Jan 21, 2015
The Trials and Jubilations of Development work
My work for the past seven years has revolved around the poor; women empowerment initiatives and vulnerable children. I have come to appreciate that the virtues of love, care, being compassionate and empathetic are part and parcel of this kind of work. There are times you are hit with the harsh reality that you cannot solve all problems how ever much you want to. It’s during such times that I get saddened but likewise compelled to look for alternatives, just to make a life a little better. How does one find the best solutions amid vast unique problems is a challenge many development workers I believe face every other day and every other time.
What makes my day?
In this line of work what makes my day is seeing some people traverse all obstacles and hindrances to better their lives. One of such people is Harriet*; mother of seven children. She lost her husband to HIV/AIDS three years ago. Her husband’s death and his lack of support even before his demise never took a down ward toll on her will, zeal and resilience. It rather made her realize there was more she had to work hard for. Her children, herself and her home. Like her contemporaries with no formal education and no gainful employment but most importantly solely dependent on agriculture it surely isn’t an easy ride. With school fees to pay, healthcare needs to meet, an old house that required new roofs and the least goes on and on,; she not only had to work extremely hard, she had to gather all the courage she had in her to wade off her in-laws who threatened to throw her and her children from the only place she new as home and her children’s home. Her unrelenting energy to strive for a better life for herself and her children amidst numerous storms thus motivates me to speak and encourage others alike.
However, there are times you find your hands tied up. You are faced with a moving and tying story of a woman or an orphan and yet options of help seem dim. Have you ever encountered a situation when you feel a word of advice is not enough, when all alternatives you explore just seem impractical? I have been there, and believe me it is heart breaking. In her early thirties, Cynthia* not real name came to my work place early in the morning. Evidently unwell, I inquired how I could be of help. It was then that this lady let out what she has had to endure all her life. Having grown up with no mother and father because they passed away when she was still tender, her life has been all but sadness. Education for her was never a right fulfilled and went on to get married early in her life. This often happens in this part of the world. Once a girl has dropped out of school what remains is for them to come of age and then assume readiness for marriage life. This same fate happened to my dear friend Cynthia. With some hope and expectation that life would be a little better than it had been; the worst was yet to come without her knowledge.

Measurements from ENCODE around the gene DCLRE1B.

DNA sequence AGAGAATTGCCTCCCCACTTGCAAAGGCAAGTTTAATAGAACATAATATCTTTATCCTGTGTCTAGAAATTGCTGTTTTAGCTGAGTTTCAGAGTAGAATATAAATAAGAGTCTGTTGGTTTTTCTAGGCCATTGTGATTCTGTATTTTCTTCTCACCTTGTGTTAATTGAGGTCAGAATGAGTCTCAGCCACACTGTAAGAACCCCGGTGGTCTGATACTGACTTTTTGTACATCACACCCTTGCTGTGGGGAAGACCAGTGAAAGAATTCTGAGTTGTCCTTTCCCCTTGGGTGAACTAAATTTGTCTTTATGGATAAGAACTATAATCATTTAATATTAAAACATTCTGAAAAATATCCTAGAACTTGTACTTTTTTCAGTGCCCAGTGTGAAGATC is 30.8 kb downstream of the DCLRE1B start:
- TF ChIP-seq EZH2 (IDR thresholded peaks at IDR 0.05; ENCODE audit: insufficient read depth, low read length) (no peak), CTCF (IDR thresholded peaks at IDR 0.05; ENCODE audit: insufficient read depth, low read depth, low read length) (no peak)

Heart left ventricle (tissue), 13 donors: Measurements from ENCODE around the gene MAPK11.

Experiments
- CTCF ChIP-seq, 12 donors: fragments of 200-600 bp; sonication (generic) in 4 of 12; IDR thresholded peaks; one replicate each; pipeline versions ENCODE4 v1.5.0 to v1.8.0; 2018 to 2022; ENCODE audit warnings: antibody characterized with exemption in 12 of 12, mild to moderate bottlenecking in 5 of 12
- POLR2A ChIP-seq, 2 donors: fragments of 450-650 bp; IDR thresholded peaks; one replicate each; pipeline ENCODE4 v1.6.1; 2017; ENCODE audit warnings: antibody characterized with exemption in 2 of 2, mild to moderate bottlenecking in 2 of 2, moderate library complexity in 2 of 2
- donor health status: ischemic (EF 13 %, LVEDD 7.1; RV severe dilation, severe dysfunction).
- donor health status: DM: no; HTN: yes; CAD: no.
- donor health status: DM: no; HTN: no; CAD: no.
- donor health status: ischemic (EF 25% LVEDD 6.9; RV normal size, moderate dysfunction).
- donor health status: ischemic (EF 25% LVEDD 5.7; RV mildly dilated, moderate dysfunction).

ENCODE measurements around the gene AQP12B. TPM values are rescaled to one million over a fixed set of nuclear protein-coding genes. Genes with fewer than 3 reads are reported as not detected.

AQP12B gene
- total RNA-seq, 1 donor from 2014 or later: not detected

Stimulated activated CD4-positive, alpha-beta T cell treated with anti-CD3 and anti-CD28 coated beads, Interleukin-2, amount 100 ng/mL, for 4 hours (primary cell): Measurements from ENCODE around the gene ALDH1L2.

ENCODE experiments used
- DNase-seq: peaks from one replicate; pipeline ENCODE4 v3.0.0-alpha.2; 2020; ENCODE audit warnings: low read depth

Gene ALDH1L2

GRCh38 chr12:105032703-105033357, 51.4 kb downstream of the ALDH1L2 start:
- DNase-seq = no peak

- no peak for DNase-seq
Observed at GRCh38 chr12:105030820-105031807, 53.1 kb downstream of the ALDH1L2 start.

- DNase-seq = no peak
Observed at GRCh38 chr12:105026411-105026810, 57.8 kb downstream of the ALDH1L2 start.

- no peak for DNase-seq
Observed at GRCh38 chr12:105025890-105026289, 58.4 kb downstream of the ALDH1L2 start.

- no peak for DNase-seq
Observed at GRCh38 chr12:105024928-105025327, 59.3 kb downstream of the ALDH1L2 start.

She was not only unappreciated, she became her husbands punch bag year in, year out. With no where to go for refuge, she had to endure all this suffering. However this was until he threatened to cut her with a knife. Once this happened, she knew it was time to leave with her three children. After patiently listening to her heartbreaking story, I was at a loss of words. First because I was so touched by her endurance and secondly I wandered deeply how I could help. I explored all options including her relatives only to learn she was an only child. The words of comfort alone were not enough for this tearing lady. She needed practical solutions to a number of issues she revealed which I sadly could not solve. Although I finally made referrals through a network of organizations, I couldn’t help feeling incapacitated and wished I could do more to make a difference.
Having heard and seen such similar stories and incidents, I realize as development workers we are limited to what we can do in the face of vast problems and challenges people face as we strive to make situations better.